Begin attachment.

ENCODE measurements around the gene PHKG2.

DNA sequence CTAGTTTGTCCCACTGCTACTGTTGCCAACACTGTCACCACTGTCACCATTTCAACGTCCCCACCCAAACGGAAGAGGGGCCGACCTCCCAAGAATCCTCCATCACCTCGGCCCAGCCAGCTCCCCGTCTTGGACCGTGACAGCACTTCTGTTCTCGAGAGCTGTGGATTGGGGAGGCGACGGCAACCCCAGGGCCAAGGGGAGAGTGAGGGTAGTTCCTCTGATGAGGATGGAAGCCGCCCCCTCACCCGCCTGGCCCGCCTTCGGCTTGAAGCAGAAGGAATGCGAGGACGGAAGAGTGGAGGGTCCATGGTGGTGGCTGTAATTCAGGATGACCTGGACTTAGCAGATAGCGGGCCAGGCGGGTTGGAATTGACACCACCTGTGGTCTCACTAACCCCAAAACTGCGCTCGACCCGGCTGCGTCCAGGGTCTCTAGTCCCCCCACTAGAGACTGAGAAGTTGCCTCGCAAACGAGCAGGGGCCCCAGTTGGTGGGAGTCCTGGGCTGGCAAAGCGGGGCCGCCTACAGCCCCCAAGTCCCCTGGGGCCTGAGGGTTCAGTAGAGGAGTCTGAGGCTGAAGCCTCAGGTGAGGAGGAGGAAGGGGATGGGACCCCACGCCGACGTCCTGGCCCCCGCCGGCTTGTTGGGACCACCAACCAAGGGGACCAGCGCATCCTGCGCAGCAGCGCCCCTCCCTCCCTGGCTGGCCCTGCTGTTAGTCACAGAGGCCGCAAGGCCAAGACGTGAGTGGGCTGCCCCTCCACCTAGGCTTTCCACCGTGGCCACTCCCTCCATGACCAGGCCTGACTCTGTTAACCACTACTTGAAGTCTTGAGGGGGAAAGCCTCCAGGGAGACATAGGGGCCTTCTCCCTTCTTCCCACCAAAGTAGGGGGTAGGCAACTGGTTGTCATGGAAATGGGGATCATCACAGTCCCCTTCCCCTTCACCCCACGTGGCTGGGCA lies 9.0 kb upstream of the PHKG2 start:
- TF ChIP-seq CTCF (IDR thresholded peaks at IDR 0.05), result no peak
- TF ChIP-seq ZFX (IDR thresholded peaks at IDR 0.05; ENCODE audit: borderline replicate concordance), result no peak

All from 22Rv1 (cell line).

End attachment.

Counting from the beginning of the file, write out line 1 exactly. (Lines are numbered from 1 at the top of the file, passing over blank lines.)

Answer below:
ENCODE measurements around the gene PHKG2.